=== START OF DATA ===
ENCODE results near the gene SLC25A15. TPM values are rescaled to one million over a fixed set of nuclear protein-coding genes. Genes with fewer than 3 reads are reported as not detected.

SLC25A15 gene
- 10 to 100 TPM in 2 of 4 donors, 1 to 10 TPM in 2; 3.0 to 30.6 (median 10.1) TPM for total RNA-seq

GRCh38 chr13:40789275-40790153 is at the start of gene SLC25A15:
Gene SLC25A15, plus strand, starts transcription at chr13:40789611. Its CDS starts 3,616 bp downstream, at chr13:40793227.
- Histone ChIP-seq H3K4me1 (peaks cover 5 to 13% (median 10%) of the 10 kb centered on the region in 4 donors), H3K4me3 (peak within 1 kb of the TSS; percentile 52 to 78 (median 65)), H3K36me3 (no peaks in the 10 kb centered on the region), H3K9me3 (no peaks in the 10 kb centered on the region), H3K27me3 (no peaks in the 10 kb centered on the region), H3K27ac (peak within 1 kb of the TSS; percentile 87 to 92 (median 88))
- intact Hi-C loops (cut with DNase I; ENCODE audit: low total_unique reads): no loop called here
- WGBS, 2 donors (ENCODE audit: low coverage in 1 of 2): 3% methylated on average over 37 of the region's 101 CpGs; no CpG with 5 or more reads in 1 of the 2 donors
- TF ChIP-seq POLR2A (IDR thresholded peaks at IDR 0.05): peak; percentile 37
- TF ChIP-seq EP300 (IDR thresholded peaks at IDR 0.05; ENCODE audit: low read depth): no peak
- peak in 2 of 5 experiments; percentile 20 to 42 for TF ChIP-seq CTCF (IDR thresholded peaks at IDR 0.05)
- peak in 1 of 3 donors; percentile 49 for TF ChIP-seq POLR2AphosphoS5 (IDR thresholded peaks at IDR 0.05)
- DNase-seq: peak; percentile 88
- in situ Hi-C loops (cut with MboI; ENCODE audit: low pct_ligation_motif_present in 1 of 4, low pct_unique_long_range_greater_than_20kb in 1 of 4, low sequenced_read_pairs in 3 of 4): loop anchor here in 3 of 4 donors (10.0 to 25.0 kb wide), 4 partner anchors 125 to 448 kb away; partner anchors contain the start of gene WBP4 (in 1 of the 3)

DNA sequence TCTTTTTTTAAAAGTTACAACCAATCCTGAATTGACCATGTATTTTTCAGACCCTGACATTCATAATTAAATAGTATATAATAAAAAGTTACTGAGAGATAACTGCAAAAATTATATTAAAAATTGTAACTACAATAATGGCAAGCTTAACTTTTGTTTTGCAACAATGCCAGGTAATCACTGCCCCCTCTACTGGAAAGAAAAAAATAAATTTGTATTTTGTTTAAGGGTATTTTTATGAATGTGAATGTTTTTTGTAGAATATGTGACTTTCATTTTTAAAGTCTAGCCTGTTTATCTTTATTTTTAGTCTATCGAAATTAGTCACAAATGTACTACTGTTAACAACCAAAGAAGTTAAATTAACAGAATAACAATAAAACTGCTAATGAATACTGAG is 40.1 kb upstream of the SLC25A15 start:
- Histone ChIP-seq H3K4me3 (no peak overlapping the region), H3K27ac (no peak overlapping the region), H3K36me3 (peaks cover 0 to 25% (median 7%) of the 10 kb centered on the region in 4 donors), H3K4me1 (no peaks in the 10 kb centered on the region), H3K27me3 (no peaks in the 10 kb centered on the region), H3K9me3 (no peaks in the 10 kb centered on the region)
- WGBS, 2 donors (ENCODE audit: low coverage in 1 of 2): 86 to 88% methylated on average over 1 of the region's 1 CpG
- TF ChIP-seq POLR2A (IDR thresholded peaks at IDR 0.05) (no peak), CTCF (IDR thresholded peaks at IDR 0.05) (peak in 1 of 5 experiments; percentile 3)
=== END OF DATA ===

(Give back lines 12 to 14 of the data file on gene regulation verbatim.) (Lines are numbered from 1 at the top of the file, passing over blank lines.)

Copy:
- peak in 1 of 3 donors; percentile 49 for TF ChIP-seq POLR2AphosphoS5 (IDR thresholded peaks at IDR 0.05)
- DNase-seq: peak; percentile 88
- in situ Hi-C loops (cut with MboI; ENCODE audit: low pct_ligation_motif_present in 1 of 4, low pct_unique_long_range_greater_than_20kb in 1 of 4, low sequenced_read_pairs in 3 of 4): loop anchor here in 3 of 4 donors (10.0 to 25.0 kb wide), 4 partner anchors 125 to 448 kb away; partner anchors contain the start of gene WBP4 (in 1 of the 3)